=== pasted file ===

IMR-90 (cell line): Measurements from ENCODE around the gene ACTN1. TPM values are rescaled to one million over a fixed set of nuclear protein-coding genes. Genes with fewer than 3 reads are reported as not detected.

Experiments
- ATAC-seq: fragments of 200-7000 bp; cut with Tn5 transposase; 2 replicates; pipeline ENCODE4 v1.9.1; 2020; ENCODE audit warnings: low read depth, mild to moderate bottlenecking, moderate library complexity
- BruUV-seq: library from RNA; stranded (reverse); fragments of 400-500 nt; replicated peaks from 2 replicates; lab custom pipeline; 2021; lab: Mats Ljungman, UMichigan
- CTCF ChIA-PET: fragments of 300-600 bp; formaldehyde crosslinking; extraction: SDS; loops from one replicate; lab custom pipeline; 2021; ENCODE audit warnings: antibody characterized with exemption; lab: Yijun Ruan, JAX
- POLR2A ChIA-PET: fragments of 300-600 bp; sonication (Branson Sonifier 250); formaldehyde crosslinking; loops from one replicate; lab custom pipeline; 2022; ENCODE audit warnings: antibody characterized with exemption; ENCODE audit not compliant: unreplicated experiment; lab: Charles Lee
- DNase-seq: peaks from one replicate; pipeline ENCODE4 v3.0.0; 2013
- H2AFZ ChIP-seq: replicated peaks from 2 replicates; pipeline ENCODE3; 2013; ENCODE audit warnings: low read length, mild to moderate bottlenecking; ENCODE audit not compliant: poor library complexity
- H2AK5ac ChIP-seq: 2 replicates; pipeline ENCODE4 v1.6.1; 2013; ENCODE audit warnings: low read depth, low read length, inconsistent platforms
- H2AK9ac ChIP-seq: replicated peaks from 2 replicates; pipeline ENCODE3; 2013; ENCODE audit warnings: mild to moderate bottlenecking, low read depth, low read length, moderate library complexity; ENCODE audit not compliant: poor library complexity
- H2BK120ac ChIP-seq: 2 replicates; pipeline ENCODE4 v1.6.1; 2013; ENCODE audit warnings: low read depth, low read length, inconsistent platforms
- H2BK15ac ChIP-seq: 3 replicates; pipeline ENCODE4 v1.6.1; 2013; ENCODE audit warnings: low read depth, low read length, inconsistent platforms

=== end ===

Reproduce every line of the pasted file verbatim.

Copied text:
IMR-90 (cell line): Measurements from ENCODE around the gene ACTN1. TPM values are rescaled to one million over a fixed set of nuclear protein-coding genes. Genes with fewer than 3 reads are reported as not detected.

Experiments
- ATAC-seq: fragments of 200-7000 bp; cut with Tn5 transposase; 2 replicates; pipeline ENCODE4 v1.9.1; 2020; ENCODE audit warnings: low read depth, mild to moderate bottlenecking, moderate library complexity
- BruUV-seq: library from RNA; stranded (reverse); fragments of 400-500 nt; replicated peaks from 2 replicates; lab custom pipeline; 2021; lab: Mats Ljungman, UMichigan
- CTCF ChIA-PET: fragments of 300-600 bp; formaldehyde crosslinking; extraction: SDS; loops from one replicate; lab custom pipeline; 2021; ENCODE audit warnings: antibody characterized with exemption; lab: Yijun Ruan, JAX
- POLR2A ChIA-PET: fragments of 300-600 bp; sonication (Branson Sonifier 250); formaldehyde crosslinking; loops from one replicate; lab custom pipeline; 2022; ENCODE audit warnings: antibody characterized with exemption; ENCODE audit not compliant: unreplicated experiment; lab: Charles Lee
- DNase-seq: peaks from one replicate; pipeline ENCODE4 v3.0.0; 2013
- H2AFZ ChIP-seq: replicated peaks from 2 replicates; pipeline ENCODE3; 2013; ENCODE audit warnings: low read length, mild to moderate bottlenecking; ENCODE audit not compliant: poor library complexity
- H2AK5ac ChIP-seq: 2 replicates; pipeline ENCODE4 v1.6.1; 2013; ENCODE audit warnings: low read depth, low read length, inconsistent platforms
- H2AK9ac ChIP-seq: replicated peaks from 2 replicates; pipeline ENCODE3; 2013; ENCODE audit warnings: mild to moderate bottlenecking, low read depth, low read length, moderate library complexity; ENCODE audit not compliant: poor library complexity
- H2BK120ac ChIP-seq: 2 replicates; pipeline ENCODE4 v1.6.1; 2013; ENCODE audit warnings: low read depth, low read length, inconsistent platforms
- H2BK15ac ChIP-seq: 3 replicates; pipeline ENCODE4 v1.6.1; 2013; ENCODE audit warnings: low read depth, low read length, inconsistent platforms